It was just another day in the life of Google as authorities raided its offices, this time in Madrid, Spain. At issue, yet again, is the search engine giant’s corporate tax practices in Europe and the looming question as to whether or not Google, and other big corporations like it, are steering their profits legitimately, in order to score a reduced tax rate. Spanish authorities are investigating the search engine giant to see if it has been in engaging in the  dark art we know as tax evasion. Back in May, France investigated Google for “aggravated financial fraud” and “organized money laundering” which both sound awfully sinister. France is hoping to get $1 billion from its investigation. Even Italy’s authorities are in on the action and looking to see if Google underpaid its taxes there as well.  Google already forked over $175 million in back taxes to British authorities, whose politicians are still whining because they feel that the amount was too low. Expect more post-Brexit griping. Naturally, Google and its peers are calling out their innocence and are adamant that they comply fully with tax rules. But, at any rate, the investigations still seem far from over.

Yummm…

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The mood is sweet on Wall Street with talk of a Hershey takeover from Oreo maker Mondelez International. Given that there’s a trend to cut back on the amount of sugar people have been consuming, the timing seemed opportune for a buyout of a company that makes the world’s most beloved -in my opinion, anyway – chocolate bar. Mondelez, which also makes Cadbury chocolates, is currently the second largest confection manufacturer in the world. If the buyout goes its way, it will become the number one sweets maker, as 90% of Hershey’s revenue comes from North America. Shares of Hershey shot up 22% on the tasty news, hitting a record high of $117.79. Shares of Mondelez also went up, just not as much. Hershey’s market value is about $21 billion, give or take. But in order for the buyout to go forward, the Hershey Trust would have to give its blessing. After all, it controls 81% of Hershey stock and voting rights. However if you’re looking for some hostile action, might I suggest you look elsewhere. Mondelez already pledged to not shed any jobs and to keep the illustrious Hershey name intact.

Missed it…

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It’s looking like a long walk off a short Pier 1 as revenue for the home store chain came in at a disappointing $418.4 million. That number might seem impressive, except that it wasn’t to analysts, who were expecting revenue closer to $420 million. The company lost $6 million in profits and 7 cents a share when predictions were for a 5 cent per share loss. If those figures weren’t depressing enough, then consider that last year at this time, Pier 1 took in revenue of $436.9 million with a $7 million profit and an 8 cents per share gain. Shares of the company are now 50% less than what they were a year ago. The big area to disappoint was outdoor furniture. Darn you, outdoor furniture. That category was supposed to bring in some boffo results, but instead proved to be a real downer. The table top category did nicely. Just not nice enough. Taking a page from Chipotle, the company will now attempt to march out a rewards program and even add a gift registry. Which is weird, because I assumed the company already had a gift registry. I even went to check just now and wouldn’t you know it? It doesn’t. In any case, the company is forging ahead with plans to close 20 stores, while it already shuttered 8 this past quarter. Pier 1 did, however, open another three stores, presumably in more economically hospitable areas.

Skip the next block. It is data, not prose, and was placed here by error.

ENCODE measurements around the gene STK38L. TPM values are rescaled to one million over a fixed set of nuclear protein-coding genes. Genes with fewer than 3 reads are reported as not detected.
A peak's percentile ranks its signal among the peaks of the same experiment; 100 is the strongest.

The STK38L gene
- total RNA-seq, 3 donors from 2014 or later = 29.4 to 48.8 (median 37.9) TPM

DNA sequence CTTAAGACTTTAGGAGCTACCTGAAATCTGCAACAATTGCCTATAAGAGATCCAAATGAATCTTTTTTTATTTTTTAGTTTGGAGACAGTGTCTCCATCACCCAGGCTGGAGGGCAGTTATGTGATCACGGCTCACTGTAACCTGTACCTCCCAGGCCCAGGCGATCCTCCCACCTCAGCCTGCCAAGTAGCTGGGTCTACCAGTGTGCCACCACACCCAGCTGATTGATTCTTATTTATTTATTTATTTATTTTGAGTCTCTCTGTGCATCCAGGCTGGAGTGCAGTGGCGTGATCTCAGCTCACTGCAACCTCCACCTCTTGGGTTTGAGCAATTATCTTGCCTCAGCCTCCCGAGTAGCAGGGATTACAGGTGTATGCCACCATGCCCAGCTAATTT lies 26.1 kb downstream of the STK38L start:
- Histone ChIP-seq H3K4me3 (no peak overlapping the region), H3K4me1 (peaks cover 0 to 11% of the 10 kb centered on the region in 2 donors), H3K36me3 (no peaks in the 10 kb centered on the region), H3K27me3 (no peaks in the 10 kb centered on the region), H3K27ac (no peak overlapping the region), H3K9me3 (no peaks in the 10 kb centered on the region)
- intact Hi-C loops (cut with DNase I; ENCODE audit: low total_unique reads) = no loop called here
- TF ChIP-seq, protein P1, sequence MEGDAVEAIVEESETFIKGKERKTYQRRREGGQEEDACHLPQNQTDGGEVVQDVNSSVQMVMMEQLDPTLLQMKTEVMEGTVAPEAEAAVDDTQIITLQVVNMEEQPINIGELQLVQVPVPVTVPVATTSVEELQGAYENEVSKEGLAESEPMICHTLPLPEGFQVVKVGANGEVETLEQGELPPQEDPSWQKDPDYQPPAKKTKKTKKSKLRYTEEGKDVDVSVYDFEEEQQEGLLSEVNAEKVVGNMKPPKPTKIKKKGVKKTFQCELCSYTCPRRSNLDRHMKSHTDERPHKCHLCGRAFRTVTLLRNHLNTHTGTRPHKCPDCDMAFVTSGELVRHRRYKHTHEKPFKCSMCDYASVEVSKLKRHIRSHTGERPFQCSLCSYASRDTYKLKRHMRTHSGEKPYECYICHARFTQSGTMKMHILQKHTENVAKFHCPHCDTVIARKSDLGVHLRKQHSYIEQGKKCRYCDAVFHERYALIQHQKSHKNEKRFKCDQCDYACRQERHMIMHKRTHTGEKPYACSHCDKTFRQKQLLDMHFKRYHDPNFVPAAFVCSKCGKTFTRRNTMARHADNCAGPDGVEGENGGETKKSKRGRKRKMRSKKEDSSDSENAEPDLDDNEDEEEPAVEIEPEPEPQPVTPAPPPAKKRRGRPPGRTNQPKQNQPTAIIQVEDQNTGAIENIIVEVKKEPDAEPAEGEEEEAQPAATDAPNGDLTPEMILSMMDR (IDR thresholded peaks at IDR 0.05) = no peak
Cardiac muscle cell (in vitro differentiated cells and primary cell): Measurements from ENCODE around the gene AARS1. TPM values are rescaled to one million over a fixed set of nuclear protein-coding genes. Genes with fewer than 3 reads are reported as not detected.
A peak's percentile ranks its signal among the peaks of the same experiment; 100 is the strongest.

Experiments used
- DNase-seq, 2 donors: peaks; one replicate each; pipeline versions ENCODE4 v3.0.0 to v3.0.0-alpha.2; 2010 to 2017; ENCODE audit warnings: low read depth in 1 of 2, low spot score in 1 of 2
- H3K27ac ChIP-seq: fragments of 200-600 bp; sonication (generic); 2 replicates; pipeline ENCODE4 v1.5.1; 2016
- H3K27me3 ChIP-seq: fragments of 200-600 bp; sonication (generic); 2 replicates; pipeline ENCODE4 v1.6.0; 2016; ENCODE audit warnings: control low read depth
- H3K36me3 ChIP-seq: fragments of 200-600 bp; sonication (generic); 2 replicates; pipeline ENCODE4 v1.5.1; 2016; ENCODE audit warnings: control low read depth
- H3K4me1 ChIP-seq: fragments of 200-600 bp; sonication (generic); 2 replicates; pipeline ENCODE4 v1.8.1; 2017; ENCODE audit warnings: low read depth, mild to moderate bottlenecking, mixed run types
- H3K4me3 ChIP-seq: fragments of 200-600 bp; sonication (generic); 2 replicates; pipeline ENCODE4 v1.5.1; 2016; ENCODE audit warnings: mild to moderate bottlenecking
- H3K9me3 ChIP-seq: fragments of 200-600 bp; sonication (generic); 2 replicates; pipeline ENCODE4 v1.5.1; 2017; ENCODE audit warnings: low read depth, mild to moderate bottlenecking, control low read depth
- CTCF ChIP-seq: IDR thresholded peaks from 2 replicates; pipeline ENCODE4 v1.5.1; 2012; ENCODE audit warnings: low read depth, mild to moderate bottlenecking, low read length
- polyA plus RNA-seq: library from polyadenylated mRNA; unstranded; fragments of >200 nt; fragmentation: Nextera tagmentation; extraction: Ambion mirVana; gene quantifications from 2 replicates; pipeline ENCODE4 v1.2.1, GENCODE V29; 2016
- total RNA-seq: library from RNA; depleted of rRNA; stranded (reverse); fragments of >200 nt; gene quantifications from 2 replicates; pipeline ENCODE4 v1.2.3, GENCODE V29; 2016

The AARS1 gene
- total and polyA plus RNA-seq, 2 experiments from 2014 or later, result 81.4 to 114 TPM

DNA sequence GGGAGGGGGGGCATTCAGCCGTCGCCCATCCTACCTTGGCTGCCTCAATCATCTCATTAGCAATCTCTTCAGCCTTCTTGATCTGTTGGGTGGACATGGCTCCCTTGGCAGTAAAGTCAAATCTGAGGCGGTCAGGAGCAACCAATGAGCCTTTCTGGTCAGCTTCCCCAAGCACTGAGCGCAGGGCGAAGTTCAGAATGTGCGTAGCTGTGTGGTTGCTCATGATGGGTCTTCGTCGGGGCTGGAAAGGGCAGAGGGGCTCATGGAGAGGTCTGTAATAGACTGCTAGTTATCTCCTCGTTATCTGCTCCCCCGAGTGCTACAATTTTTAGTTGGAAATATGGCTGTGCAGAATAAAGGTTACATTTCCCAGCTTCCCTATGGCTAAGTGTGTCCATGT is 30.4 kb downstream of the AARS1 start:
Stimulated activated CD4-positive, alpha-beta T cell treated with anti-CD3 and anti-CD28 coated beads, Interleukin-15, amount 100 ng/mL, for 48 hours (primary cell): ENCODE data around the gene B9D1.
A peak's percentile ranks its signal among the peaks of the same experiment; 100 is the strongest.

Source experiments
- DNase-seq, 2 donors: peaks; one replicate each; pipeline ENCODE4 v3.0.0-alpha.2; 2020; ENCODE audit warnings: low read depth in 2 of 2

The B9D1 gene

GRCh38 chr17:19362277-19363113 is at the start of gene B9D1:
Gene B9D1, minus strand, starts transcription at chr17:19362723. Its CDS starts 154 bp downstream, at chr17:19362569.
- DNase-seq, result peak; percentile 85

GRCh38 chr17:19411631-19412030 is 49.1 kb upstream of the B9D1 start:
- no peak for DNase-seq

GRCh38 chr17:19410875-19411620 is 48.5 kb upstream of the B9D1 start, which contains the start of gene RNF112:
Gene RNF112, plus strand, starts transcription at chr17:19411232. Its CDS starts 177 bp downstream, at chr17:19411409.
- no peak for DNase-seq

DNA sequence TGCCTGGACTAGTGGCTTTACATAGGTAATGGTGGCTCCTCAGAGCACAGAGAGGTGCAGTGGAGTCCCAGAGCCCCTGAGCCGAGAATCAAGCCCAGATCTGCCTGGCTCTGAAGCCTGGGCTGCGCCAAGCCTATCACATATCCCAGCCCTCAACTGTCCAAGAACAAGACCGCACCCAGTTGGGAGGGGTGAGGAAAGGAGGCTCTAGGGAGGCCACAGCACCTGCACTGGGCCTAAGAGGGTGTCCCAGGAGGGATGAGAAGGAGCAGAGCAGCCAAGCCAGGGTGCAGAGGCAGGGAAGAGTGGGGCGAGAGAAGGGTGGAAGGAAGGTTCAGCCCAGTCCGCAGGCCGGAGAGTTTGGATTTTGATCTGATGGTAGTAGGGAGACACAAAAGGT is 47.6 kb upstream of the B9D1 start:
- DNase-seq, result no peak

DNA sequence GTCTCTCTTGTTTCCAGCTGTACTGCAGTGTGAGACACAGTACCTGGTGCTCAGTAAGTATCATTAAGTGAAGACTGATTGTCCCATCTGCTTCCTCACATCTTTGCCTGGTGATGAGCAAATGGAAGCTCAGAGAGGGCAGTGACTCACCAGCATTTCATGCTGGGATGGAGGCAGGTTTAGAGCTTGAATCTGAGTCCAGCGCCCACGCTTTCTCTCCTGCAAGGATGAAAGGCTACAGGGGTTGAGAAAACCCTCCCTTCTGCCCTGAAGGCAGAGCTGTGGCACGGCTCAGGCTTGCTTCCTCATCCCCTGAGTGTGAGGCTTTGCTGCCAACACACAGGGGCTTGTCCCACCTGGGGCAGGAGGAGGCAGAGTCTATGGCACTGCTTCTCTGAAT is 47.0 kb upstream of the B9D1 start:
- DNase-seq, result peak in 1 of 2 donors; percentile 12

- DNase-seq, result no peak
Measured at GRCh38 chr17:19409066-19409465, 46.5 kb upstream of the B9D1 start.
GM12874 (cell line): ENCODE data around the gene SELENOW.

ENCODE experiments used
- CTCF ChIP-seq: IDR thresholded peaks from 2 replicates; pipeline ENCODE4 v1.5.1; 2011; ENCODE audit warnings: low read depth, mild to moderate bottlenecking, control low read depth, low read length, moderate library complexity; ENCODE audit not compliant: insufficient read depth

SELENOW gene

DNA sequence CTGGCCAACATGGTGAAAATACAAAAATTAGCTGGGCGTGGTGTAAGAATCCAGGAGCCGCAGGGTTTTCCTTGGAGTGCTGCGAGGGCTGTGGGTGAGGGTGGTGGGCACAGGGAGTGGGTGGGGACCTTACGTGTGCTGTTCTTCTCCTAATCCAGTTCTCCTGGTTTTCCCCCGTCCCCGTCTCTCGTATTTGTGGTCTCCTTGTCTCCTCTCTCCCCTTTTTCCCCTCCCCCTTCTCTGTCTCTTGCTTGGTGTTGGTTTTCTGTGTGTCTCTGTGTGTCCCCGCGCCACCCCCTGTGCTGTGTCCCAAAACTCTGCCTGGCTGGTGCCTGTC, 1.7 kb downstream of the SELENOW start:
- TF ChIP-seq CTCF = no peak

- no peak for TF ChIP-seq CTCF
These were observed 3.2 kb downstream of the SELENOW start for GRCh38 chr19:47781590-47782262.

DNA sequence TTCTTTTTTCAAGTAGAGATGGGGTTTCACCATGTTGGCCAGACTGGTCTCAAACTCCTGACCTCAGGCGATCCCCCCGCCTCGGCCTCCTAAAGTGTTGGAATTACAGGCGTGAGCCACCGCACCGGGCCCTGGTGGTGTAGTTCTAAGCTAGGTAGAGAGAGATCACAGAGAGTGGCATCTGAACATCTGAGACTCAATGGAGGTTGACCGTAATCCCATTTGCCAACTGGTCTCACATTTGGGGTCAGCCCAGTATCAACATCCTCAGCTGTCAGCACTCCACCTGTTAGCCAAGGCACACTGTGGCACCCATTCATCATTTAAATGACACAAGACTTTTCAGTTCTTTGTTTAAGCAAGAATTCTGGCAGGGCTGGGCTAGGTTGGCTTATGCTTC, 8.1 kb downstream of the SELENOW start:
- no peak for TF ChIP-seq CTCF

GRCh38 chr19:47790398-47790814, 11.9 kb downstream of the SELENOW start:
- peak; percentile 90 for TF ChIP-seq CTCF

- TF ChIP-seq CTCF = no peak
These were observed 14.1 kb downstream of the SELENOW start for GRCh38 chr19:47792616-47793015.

Ali-blah-blah Earnings; Hershey’s Beefing Up; No Stopping Facebook

Who would have thunk it?

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Image courtesy of Stuart Miles/FreeDigitalPhotos.net

Powerhouse stock Alibaba, with its record-breaking $25 billion IPO, took a nasty beating today as it announced earnings that were less than impressive. Revenue did rise for the e-commerce giant, but not as much as expected, indicating growth slowed. In numbers that were nothing short of disappointing, revenue came in at $4.22 billion when estimates called for $4.45 billion.  Its stock took an unwelcome drop to under $90 today – a major blow to a stock that had seen a high of $120 fairly recently and gets way more commerce action than both Amazon and eBay combined. Then there’s the Chinese government, who despite being fairly chummy (as rumor has it) with Alibaba, has been coming down hard on CEO Jack Ma and Co. for not doing their part, on behalf of consumer protection, to crack down on counterfeiters and false advertising. Government officials are even accusing Alibaba employees of taking bribes from some shifty merchants.  With 50,000 merchants signed up with Alibaba, there are bound to be some bad eggs in there. In the meantime, Yahoo has decided to spin off its remaining Alibaba shares into a separate, publicly traded independent registered investment company aptly named…are you ready for this one? SpinCo.